Browse for training, documents, and wiki content in our Resource Library with over 1,000 entries. Use the search box and/or filters on the left-hand side to refine the results by topic, document type, donor, and region/country.
This brief focuses on the role of certification schemes for agricultural products by tracking the creation of Georgian Good Agricultural Practices (GeoGAP. GeoGAP is a scaled-down version of the internationally recognized Global Good Agricultural Practices (GLOBALG.A.P.) and helps meet local demand for safe, traceable food. The certification was created by the Georgian Farmers’ Association with support from the USAID-funded, Zrda Activity which is implemented by Chemonics.
This brief documents how a combination of livelihood support and economic collectives like village savings and loan associations (VSLAs) can develop financial and social sources of resilience in crisis contexts. In protracted crises, where the state has limited capacity or lacks the political will to provide for and protect its citizens, people rely on markets and social connections for protection, information, and economic resources. Resilience capacities such as agency and confidence in the future are equally important.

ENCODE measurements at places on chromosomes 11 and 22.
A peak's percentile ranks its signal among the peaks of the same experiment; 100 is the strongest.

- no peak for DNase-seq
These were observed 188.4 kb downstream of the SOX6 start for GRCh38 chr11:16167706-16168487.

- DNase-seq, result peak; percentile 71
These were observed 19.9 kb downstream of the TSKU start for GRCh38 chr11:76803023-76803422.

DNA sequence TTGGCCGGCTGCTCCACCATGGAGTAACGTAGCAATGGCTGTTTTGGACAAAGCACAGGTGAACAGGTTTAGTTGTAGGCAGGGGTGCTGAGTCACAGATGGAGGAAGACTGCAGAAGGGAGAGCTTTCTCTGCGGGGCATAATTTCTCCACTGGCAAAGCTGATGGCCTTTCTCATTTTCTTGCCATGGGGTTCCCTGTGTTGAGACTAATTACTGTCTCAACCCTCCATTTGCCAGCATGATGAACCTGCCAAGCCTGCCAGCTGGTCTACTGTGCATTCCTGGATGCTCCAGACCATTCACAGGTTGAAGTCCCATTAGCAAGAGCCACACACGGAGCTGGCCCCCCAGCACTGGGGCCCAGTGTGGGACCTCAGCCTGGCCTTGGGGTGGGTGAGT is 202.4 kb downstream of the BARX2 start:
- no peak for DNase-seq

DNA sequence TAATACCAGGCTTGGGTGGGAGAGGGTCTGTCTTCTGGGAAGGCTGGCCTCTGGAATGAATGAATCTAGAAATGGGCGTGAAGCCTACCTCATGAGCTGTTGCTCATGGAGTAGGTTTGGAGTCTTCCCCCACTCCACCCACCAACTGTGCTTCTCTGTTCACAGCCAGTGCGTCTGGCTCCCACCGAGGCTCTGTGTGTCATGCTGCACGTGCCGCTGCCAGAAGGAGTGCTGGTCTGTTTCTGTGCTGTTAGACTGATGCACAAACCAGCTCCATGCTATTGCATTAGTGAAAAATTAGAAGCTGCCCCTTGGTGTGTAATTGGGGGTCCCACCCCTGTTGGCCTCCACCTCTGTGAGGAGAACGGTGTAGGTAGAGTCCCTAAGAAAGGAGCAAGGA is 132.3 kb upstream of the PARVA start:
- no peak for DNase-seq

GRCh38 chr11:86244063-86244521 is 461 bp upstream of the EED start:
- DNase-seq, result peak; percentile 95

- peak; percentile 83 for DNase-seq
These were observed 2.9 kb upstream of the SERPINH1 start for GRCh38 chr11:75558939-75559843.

This study uses three new measures of LGBT inclusion–the Global Acceptance Index, the Legal Count Index, and the Legal Environment Index–to test previous findings linking LGBT inclusion to a country’s economic performance.
This study reviews existing research as well as documentation from governments and intergovernmental and non-government organizations to examine the evidence of discrimination against LGBT people and estimate the impact of it on Indonesia’s economy.
Despite a progressive legal landscape for sexual minorities and court decisions that have upheld the rights of transgender adults, LGBT South Africans experience sizable barriers to economic inclusion based upon race, sexual orientation, and gender identity and expression.
This study analyzes the impact of the treatment of LGBT people on economic development in 39 emerging economies and other selected countries and presents findings that demonstrate a link between LGBT rights and economic output.
This report, which was prepared at the request of USAID/Egypt, details the findings of a pre-feasibility study of three potential heritage projects under consideration by USAID/Egypt. Each proposed potential project involves the adaptive reuse of the following historical assets, all of which are located in Historic Cairo.
Egypt’s private sector is highly developed, employing approximately 70 percent of the country’s labor force. A dynamic and young population, large market size, and access to important foreign markets drive Egypt’s enormous economic potential. Despite this progress, significant obstacles dampen the country’s ability to recognize its potential for economic growth. Most micro-, small-, and medium-sized enterprises (MSMEs) operate informally, and they contribute less than 30 percent to gross domestic product (GDP). The country has a complex and burdensome legal and regulatory system.